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Remarks at Nelson Mandela Memorial Service

December 14, 2013
Remarks at Nelson Mandela Memorial Service

First Baptist Church, Raleigh, NC - Generations of Americans, and champions of freedom and justice throughout the world, have been inspired by the Reverend Dr. Martin Luther King’s famous observation that “the arc of the moral universe is long, but it bends toward justice.”

But rarely have we witnessed this moral arc correspond so perfectly to the life of one man, Nelson Mandela, whom President Obama has accurately called “the last great liberator of the 20th century.”

Many of us here came of age during the Civil Rights struggle, at a time when our nation’s own apartheid - injustices enshrined in law – were to a significant degree overcome by the sacrifices and collective action of thousands of Americans, both famous and unknown.

We know that the American struggle was a source of hope and inspiration to Mandela and his ANC sisters and brothers as they built a disciplined, patient, and ultimately successful movement to overcome the evils of apartheid in South Africa. We know that the courage and perseverance of the men and women and children who withstood fire hoses and dogs and the relentless taunts and insults of their neighbors helped him endure the solitude and inhumanity of his long imprisonment on Robben Island.

For those of us who grew up profoundly shaped by our country’s own struggle, watching from afar as Mandela’s struggle became his nation’s struggle, then his continent’s struggle, and then the world’s struggle – and, just as importantly, the grace, forgiveness and inclusiveness he showed as the freely elected leader of his people – became both an inspiration and a challenge to us in return.

The South African Ambassador to the United States captured this sense of our interconnected moral struggles well earlier this week at the Washington National Cathedral:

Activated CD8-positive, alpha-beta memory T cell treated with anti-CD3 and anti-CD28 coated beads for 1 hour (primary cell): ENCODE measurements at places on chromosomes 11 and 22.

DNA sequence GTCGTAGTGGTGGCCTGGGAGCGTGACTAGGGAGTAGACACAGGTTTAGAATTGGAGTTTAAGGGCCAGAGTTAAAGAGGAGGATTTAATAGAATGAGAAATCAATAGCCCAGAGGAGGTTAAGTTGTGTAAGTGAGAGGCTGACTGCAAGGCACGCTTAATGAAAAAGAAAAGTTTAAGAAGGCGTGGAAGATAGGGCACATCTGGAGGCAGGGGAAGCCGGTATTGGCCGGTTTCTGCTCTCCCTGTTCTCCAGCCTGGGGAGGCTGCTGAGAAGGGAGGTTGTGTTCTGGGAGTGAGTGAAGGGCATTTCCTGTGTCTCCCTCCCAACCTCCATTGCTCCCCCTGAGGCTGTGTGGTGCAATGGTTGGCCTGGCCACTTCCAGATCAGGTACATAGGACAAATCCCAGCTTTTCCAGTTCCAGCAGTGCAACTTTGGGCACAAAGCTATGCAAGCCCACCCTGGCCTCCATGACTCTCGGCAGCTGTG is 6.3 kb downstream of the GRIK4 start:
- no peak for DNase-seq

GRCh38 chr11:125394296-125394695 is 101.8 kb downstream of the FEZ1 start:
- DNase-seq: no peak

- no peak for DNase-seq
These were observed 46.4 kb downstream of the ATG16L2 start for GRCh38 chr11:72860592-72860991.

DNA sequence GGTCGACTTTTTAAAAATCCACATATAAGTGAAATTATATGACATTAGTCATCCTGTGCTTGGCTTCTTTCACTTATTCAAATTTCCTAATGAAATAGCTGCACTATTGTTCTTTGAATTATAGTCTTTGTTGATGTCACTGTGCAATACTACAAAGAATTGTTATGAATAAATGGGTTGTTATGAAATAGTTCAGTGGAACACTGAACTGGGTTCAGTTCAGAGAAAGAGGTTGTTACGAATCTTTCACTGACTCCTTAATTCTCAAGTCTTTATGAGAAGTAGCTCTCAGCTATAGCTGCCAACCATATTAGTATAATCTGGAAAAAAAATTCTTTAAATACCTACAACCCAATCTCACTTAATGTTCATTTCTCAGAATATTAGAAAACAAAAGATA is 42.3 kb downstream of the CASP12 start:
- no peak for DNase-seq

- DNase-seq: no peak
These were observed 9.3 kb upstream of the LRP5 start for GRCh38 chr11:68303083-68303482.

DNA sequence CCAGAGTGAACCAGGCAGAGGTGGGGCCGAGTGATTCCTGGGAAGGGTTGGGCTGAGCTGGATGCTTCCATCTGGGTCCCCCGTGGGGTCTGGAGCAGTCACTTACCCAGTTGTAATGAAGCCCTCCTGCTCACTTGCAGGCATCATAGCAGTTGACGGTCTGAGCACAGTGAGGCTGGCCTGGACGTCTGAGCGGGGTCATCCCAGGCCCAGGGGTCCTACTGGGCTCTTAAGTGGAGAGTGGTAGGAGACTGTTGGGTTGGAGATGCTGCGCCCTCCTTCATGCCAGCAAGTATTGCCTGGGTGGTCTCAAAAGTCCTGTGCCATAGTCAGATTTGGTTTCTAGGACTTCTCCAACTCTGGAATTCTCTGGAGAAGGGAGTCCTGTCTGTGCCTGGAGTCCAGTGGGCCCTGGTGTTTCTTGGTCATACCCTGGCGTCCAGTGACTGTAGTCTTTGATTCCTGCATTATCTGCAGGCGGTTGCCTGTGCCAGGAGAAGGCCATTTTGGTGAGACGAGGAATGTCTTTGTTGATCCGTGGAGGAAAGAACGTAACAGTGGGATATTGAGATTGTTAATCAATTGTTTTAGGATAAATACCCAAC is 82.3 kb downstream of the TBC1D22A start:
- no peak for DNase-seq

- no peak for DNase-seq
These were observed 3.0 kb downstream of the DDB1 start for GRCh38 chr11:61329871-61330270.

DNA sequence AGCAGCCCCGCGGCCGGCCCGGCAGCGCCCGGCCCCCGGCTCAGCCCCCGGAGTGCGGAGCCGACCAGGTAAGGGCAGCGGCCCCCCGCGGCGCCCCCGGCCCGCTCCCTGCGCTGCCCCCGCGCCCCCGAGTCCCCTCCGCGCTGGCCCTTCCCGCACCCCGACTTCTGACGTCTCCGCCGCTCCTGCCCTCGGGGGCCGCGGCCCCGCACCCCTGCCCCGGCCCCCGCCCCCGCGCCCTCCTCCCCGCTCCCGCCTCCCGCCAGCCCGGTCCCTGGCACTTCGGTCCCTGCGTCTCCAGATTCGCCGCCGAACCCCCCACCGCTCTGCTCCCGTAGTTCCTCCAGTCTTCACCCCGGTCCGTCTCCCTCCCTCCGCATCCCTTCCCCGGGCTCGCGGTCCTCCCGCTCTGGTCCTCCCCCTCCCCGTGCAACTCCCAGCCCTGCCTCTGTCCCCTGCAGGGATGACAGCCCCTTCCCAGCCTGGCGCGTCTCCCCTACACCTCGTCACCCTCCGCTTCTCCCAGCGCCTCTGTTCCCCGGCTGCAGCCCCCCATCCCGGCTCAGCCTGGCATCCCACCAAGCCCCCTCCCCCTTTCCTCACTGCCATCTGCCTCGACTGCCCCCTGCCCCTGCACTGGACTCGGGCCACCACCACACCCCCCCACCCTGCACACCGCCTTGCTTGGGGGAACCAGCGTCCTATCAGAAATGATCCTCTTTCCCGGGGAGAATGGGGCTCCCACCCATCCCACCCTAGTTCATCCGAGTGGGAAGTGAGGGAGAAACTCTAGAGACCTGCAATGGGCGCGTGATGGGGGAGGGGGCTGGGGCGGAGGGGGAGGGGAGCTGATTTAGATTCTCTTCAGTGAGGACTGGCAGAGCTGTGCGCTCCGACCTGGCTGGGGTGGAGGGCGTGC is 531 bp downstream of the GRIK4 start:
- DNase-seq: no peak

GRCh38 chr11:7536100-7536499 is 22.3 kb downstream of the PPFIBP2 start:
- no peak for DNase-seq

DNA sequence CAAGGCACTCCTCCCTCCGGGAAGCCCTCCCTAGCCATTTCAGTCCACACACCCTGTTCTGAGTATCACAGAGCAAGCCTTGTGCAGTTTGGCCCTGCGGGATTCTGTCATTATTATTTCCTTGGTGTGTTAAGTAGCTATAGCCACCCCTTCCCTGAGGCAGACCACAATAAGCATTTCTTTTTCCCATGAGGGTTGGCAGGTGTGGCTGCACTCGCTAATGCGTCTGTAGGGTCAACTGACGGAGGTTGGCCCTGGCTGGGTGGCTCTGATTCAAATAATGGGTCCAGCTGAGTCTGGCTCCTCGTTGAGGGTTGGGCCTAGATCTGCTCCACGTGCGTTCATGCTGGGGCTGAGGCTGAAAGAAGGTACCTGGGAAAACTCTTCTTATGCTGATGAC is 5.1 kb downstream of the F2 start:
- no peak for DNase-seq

• We must not so much fear the Casspirs of Soweto or the dogs of Alabama, but we must fear the fading of our memory, we must fear forgetting where we come from, who we are, what we stand for and where we must still go;
  • We must not fear so much the whips of Mitchells Plain or the batons of Selma, but we must fear the disconnectedness and the insularity, the individualism and the selfishness that tells us that poverty is because of laziness, disease because of immorality, and violence because of our genes, and that we are not each other’s keepers;
  • We must not fear so much the lynchings of the South or the bullets of Sharpeville, but we must fear the deadening of our consciousness and its attendant complacency that will tell us that our struggle is over and the “post racial” dawn has arrived because Nelson Mandela strode the Union Buildings and Barack Obama occupies the White House.

Or, as our own President said so eloquently at Mandela’s memorial in Soweto:

  • …in America, and in South Africa, and in countries all around the globe, we cannot allow our progress to cloud the fact that our work is not yet done… Around the world today, we still see children suffering from hunger and disease. We still see rundown schools. We still see young people without prospects for the future. Around the world today, men and women are still imprisoned [and persecuted] for their political beliefs... for what they look like, how they worship, and whom they love.
  • And so we, too, must act on behalf of justice. We, too, must act on behalf of peace….

On this somber occasion, let us reject complacency, disconnectedness, and selfishness and rededicate ourselves to striving constantly, in our own lives and communities, to continue bending that great arc, which Nelson Mandela understood so well, toward justice.